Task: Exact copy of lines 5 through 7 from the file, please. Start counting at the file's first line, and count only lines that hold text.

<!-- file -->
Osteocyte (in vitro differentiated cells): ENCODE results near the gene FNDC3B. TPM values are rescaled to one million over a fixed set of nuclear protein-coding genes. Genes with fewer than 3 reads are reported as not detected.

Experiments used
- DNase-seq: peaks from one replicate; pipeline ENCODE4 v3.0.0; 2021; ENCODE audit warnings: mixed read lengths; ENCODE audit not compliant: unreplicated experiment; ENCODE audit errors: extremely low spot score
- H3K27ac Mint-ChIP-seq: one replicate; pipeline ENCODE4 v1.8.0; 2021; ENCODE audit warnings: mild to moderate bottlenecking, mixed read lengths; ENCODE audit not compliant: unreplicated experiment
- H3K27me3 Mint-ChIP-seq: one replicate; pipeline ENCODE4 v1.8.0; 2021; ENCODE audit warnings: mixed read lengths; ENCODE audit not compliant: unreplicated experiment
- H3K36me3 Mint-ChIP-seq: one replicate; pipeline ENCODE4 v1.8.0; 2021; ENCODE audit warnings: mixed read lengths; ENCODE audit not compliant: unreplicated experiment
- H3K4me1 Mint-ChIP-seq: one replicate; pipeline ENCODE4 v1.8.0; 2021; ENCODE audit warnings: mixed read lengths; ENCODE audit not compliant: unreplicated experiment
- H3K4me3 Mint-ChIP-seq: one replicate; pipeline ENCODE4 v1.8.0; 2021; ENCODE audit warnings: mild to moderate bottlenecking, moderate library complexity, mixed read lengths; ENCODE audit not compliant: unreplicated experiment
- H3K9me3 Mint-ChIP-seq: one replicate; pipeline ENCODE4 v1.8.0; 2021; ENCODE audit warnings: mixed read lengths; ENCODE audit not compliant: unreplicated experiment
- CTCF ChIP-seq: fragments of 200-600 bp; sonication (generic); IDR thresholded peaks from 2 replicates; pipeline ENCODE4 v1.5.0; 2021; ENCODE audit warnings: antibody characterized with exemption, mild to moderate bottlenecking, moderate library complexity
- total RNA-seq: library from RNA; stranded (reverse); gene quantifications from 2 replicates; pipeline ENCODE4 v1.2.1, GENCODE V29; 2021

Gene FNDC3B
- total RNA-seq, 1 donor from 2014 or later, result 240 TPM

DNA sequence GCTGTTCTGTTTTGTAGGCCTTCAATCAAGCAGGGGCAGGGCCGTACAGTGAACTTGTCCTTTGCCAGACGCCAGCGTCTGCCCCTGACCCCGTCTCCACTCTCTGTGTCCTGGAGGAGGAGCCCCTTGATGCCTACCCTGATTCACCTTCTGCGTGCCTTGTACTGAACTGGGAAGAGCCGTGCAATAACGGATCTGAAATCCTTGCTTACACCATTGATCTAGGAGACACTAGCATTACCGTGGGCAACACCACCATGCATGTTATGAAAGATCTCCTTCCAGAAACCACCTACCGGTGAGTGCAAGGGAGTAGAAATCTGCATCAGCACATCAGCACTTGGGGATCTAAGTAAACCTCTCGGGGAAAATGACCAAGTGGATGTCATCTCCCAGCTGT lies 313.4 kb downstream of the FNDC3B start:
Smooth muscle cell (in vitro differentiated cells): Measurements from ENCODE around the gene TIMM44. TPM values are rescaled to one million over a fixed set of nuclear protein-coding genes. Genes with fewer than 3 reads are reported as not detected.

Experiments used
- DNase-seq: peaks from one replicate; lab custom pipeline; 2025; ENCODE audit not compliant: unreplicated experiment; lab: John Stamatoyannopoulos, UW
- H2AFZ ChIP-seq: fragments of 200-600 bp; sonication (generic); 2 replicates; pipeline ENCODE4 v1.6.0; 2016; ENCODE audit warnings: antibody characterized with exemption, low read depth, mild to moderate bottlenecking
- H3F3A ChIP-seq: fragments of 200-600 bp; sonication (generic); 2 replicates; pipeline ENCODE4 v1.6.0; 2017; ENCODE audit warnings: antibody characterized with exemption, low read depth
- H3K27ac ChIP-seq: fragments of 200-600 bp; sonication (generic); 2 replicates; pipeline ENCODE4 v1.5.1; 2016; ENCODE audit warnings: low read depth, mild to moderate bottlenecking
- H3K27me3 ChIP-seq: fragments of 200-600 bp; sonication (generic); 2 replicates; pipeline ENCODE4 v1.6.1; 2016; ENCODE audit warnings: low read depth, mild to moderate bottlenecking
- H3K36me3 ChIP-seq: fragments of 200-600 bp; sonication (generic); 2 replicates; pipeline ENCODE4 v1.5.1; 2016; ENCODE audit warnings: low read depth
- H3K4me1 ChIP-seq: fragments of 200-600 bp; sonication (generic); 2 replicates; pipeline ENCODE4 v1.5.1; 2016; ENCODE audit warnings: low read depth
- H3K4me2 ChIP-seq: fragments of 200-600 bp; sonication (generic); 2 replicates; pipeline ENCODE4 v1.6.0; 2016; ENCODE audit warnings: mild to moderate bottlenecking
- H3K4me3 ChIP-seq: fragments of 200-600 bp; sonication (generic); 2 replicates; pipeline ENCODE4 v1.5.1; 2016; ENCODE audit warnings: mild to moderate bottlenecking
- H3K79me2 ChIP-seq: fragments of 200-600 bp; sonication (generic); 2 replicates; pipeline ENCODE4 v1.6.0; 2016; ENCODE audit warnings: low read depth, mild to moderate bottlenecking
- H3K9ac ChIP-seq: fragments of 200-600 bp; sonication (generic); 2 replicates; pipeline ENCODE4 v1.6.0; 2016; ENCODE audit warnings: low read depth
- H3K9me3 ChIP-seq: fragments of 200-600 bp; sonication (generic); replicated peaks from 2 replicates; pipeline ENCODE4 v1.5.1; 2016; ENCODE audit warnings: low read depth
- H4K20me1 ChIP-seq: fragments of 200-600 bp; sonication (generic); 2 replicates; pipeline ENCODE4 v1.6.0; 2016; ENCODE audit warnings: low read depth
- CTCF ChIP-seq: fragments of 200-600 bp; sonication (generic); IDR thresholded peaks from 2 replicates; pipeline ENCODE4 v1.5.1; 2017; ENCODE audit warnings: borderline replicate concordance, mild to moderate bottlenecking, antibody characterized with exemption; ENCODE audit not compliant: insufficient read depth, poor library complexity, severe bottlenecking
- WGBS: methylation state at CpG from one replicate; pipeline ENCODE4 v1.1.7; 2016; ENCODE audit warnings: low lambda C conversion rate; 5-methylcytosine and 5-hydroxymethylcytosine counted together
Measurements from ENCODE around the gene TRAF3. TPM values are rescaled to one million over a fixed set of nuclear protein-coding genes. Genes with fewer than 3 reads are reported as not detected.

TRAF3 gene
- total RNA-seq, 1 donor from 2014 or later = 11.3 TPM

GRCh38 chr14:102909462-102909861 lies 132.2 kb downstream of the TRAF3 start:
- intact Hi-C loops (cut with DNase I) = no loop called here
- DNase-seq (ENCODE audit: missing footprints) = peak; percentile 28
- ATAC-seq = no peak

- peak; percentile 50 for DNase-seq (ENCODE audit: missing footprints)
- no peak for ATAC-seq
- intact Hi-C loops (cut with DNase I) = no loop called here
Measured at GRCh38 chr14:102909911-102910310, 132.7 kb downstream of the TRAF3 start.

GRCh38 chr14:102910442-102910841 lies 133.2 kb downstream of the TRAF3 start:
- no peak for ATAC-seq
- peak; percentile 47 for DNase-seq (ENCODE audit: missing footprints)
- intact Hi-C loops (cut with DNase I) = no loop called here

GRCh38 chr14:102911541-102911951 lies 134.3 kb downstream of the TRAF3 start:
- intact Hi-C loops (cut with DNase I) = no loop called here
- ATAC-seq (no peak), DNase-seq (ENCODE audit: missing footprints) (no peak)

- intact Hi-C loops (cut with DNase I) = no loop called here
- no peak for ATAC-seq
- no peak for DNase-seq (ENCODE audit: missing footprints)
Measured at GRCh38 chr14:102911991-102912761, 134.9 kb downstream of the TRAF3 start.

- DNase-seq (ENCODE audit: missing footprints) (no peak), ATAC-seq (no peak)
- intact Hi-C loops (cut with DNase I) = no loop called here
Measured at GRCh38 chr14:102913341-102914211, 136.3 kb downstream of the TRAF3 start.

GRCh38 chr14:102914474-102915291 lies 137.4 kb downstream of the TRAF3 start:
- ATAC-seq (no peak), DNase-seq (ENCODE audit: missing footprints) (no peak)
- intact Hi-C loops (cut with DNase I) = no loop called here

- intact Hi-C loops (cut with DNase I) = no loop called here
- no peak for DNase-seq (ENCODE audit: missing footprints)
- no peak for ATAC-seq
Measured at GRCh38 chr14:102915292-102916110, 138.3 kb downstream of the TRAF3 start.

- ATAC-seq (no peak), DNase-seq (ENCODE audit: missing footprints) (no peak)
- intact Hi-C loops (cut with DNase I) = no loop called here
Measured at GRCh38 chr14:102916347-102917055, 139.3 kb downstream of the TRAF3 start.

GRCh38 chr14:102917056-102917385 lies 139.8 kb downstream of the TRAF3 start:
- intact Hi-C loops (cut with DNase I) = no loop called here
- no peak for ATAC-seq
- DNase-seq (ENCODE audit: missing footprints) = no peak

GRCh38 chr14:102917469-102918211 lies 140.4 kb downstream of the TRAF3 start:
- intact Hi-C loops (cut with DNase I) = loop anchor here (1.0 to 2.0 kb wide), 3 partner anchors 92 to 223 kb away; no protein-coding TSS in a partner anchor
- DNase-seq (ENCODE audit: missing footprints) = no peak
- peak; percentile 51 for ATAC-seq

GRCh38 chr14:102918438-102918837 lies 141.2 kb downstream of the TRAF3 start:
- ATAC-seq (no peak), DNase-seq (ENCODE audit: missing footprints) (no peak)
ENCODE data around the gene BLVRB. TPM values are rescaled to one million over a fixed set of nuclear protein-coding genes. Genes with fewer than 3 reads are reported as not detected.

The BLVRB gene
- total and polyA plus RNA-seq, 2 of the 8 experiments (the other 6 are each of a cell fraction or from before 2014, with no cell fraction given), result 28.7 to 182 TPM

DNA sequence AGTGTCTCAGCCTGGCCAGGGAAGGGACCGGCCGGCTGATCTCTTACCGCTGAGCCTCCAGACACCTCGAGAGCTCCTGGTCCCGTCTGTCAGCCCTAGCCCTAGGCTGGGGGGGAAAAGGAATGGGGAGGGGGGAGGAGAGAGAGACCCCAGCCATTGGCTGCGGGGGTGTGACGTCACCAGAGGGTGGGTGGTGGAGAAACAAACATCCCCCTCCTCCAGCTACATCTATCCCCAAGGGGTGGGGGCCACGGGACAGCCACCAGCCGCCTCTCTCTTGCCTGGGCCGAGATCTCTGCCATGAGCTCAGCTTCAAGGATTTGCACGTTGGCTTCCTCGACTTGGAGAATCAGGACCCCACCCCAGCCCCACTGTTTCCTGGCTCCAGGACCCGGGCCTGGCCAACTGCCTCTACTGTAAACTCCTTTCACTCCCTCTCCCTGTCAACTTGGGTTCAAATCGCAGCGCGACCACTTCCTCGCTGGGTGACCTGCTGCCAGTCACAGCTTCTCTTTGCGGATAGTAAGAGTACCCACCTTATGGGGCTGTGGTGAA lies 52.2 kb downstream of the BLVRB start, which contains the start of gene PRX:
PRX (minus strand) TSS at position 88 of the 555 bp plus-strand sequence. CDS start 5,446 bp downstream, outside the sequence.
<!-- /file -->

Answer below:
- H3K27me3 Mint-ChIP-seq: one replicate; pipeline ENCODE4 v1.8.0; 2021; ENCODE audit warnings: mixed read lengths; ENCODE audit not compliant: unreplicated experiment
- H3K36me3 Mint-ChIP-seq: one replicate; pipeline ENCODE4 v1.8.0; 2021; ENCODE audit warnings: mixed read lengths; ENCODE audit not compliant: unreplicated experiment
- H3K4me1 Mint-ChIP-seq: one replicate; pipeline ENCODE4 v1.8.0; 2021; ENCODE audit warnings: mixed read lengths; ENCODE audit not compliant: unreplicated experiment